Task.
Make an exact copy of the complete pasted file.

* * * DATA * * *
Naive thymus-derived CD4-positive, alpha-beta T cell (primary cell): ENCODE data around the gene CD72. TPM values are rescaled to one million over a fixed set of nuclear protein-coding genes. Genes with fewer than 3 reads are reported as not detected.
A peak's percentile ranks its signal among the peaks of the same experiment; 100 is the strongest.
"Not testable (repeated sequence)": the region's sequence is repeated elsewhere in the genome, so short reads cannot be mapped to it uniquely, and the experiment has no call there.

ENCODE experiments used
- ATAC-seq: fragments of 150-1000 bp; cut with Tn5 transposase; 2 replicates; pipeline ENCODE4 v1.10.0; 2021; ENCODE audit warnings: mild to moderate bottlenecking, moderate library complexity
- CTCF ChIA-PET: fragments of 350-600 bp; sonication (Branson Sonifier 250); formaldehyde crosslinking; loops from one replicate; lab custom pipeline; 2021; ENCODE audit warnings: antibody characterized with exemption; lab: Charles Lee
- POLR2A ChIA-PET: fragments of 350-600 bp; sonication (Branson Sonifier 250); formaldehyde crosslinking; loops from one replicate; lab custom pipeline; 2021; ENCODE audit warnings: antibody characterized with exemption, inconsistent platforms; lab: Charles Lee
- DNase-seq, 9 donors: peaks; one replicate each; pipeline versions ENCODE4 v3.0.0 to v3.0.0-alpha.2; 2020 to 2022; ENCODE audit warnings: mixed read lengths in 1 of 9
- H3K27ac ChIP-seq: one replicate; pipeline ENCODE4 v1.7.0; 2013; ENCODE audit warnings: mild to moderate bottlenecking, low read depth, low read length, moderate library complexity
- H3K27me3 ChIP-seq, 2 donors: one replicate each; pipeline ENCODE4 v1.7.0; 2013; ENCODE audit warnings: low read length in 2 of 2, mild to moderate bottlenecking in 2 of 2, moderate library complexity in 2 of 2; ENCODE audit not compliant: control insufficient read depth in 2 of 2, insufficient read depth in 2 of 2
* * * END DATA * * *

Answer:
Naive thymus-derived CD4-positive, alpha-beta T cell (primary cell): ENCODE data around the gene CD72. TPM values are rescaled to one million over a fixed set of nuclear protein-coding genes. Genes with fewer than 3 reads are reported as not detected.
A peak's percentile ranks its signal among the peaks of the same experiment; 100 is the strongest.
"Not testable (repeated sequence)": the region's sequence is repeated elsewhere in the genome, so short reads cannot be mapped to it uniquely, and the experiment has no call there.

ENCODE experiments used
- ATAC-seq: fragments of 150-1000 bp; cut with Tn5 transposase; 2 replicates; pipeline ENCODE4 v1.10.0; 2021; ENCODE audit warnings: mild to moderate bottlenecking, moderate library complexity
- CTCF ChIA-PET: fragments of 350-600 bp; sonication (Branson Sonifier 250); formaldehyde crosslinking; loops from one replicate; lab custom pipeline; 2021; ENCODE audit warnings: antibody characterized with exemption; lab: Charles Lee
- POLR2A ChIA-PET: fragments of 350-600 bp; sonication (Branson Sonifier 250); formaldehyde crosslinking; loops from one replicate; lab custom pipeline; 2021; ENCODE audit warnings: antibody characterized with exemption, inconsistent platforms; lab: Charles Lee
- DNase-seq, 9 donors: peaks; one replicate each; pipeline versions ENCODE4 v3.0.0 to v3.0.0-alpha.2; 2020 to 2022; ENCODE audit warnings: mixed read lengths in 1 of 9
- H3K27ac ChIP-seq: one replicate; pipeline ENCODE4 v1.7.0; 2013; ENCODE audit warnings: mild to moderate bottlenecking, low read depth, low read length, moderate library complexity
- H3K27me3 ChIP-seq, 2 donors: one replicate each; pipeline ENCODE4 v1.7.0; 2013; ENCODE audit warnings: low read length in 2 of 2, mild to moderate bottlenecking in 2 of 2, moderate library complexity in 2 of 2; ENCODE audit not compliant: control insufficient read depth in 2 of 2, insufficient read depth in 2 of 2